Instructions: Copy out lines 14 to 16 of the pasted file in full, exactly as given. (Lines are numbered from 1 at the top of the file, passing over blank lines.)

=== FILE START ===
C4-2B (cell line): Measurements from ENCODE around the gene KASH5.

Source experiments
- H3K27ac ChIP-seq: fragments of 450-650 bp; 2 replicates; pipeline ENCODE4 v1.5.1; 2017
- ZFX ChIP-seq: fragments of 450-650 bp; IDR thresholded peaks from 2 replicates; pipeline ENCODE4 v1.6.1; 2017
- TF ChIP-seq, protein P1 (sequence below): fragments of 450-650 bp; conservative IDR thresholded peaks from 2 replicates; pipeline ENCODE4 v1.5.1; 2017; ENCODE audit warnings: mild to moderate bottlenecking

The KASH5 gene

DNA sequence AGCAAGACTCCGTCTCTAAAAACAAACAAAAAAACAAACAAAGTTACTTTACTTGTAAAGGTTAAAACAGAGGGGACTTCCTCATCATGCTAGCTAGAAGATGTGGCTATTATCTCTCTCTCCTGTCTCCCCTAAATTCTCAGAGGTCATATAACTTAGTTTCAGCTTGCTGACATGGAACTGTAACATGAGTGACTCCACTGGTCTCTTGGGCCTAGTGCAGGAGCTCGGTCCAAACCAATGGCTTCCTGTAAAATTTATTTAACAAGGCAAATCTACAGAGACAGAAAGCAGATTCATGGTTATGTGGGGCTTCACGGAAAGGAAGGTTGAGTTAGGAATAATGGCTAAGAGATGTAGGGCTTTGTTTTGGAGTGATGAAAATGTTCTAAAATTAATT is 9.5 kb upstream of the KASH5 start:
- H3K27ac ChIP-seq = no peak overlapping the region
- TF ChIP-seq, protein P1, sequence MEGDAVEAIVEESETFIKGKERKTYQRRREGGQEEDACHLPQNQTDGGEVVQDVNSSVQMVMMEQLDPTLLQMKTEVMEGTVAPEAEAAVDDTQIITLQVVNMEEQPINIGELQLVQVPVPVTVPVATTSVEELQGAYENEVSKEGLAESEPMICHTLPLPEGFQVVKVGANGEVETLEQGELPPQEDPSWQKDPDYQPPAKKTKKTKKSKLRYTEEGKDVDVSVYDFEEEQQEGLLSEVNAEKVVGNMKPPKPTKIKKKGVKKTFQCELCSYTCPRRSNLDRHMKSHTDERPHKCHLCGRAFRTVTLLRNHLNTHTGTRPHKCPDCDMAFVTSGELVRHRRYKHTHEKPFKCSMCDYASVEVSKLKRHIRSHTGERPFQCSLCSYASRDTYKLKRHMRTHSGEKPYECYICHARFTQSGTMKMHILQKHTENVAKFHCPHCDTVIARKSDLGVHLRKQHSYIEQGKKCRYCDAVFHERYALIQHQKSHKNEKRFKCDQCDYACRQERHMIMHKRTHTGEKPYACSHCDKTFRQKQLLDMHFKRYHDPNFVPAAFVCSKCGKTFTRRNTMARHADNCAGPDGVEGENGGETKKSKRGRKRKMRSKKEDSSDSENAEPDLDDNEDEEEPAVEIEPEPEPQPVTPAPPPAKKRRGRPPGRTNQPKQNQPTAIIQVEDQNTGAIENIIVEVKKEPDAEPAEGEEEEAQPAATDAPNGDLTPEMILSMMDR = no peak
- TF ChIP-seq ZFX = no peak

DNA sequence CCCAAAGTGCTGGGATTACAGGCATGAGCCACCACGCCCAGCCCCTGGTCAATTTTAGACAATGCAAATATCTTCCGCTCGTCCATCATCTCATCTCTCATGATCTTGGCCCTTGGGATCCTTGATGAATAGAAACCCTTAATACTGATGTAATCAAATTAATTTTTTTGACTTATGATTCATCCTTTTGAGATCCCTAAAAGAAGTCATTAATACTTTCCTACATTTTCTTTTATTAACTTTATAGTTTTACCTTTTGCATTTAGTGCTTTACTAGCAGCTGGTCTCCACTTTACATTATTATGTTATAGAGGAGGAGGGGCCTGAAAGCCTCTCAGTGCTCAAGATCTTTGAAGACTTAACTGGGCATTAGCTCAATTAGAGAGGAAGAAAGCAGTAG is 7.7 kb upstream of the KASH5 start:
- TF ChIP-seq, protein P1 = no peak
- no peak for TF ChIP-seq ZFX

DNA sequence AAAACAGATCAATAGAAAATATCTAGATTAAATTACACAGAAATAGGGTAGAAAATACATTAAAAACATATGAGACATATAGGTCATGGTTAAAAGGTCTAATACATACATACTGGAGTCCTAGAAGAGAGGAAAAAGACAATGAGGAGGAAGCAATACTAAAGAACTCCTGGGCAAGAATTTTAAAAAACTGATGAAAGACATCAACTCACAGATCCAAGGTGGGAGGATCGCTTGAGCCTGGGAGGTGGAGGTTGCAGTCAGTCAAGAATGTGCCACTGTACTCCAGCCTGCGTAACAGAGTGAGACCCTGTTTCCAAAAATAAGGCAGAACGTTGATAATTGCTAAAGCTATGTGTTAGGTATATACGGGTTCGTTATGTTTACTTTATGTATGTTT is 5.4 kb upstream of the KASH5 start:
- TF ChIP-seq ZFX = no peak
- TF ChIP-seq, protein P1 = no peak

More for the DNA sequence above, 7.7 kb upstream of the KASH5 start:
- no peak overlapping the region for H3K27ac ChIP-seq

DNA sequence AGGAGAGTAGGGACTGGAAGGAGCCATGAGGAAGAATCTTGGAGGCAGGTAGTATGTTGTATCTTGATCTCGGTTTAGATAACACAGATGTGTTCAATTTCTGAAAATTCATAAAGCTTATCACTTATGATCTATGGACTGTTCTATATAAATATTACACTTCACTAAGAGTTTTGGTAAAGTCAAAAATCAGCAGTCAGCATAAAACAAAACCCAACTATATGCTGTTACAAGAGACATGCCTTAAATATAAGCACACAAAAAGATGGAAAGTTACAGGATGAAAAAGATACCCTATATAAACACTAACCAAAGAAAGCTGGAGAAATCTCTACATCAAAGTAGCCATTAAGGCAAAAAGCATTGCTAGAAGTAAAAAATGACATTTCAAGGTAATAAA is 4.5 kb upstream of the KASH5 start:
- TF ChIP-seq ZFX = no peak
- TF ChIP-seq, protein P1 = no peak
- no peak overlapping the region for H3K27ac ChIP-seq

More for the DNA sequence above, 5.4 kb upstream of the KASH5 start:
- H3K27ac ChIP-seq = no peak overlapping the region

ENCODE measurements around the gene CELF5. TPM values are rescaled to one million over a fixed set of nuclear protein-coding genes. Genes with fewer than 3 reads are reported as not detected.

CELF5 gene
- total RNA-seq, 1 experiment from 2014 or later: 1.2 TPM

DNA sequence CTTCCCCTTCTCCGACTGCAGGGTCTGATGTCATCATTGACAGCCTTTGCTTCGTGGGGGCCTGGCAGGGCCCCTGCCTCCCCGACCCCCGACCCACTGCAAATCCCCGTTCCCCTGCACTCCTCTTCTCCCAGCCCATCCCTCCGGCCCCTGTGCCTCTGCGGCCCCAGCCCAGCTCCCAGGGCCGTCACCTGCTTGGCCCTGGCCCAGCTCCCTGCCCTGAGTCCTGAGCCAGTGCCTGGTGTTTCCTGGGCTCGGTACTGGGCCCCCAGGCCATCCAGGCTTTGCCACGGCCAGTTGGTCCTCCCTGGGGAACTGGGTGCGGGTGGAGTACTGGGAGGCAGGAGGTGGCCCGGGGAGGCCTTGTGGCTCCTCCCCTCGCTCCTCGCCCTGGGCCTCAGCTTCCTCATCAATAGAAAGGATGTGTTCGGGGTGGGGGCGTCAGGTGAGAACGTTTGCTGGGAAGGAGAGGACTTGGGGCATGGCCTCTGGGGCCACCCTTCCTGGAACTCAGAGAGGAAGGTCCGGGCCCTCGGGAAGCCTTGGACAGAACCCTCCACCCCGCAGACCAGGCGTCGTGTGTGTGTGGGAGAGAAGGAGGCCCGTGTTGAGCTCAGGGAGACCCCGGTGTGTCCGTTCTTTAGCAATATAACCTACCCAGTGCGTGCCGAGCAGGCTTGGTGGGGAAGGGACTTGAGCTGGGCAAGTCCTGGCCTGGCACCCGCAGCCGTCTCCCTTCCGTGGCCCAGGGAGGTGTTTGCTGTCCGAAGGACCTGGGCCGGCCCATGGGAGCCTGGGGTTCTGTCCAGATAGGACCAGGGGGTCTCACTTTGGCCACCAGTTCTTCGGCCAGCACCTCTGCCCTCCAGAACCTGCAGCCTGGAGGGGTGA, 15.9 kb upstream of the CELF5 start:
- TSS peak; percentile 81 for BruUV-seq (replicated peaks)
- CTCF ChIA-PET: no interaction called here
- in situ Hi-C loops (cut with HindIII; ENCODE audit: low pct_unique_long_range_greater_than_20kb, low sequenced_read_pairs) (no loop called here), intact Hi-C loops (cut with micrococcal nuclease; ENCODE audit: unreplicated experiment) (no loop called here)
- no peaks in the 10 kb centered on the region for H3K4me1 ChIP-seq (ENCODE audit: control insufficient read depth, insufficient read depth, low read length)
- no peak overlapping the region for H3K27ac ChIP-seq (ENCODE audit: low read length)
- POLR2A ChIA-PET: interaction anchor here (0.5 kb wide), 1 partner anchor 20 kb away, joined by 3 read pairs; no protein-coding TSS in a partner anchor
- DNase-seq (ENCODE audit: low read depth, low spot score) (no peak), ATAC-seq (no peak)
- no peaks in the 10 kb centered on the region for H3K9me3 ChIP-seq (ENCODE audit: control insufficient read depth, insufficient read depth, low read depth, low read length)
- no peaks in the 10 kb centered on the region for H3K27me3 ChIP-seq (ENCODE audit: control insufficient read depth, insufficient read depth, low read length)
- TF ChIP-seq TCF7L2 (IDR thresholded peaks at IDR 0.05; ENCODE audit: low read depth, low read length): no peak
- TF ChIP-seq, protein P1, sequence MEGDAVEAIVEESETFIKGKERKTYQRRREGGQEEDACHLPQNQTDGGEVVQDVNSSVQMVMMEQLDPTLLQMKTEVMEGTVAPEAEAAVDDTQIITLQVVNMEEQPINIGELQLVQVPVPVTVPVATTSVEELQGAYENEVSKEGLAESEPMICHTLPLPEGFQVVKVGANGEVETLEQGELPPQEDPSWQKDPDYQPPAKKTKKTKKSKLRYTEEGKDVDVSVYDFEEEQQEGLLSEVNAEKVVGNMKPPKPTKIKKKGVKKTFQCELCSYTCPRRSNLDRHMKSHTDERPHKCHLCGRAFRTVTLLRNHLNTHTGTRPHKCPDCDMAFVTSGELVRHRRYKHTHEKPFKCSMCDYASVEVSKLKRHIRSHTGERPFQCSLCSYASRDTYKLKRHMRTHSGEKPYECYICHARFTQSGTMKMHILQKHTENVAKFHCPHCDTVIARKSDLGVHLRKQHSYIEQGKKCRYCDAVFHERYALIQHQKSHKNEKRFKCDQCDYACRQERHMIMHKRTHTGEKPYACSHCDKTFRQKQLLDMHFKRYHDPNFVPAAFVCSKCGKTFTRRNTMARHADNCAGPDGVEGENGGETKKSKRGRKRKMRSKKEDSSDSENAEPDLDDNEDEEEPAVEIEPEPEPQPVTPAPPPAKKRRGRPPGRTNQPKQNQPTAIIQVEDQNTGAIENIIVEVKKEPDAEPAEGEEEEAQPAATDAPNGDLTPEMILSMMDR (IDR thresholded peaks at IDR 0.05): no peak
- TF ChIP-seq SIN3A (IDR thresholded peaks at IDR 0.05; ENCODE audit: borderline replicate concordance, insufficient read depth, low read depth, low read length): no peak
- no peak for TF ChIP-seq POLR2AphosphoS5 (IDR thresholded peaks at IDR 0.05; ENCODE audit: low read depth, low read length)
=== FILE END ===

DNA sequence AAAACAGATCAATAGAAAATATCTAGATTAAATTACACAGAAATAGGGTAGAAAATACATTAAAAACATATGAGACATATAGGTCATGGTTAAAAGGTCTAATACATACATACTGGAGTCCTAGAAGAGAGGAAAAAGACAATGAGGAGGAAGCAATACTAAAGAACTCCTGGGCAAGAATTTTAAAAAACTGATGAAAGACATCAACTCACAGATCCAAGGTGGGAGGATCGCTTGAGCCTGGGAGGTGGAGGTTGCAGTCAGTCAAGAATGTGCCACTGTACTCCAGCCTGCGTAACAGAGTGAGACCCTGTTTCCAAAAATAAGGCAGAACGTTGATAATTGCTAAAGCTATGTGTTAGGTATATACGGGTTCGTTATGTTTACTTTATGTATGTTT is 5.4 kb upstream of the KASH5 start:
- TF ChIP-seq ZFX = no peak
- TF ChIP-seq, protein P1 = no peak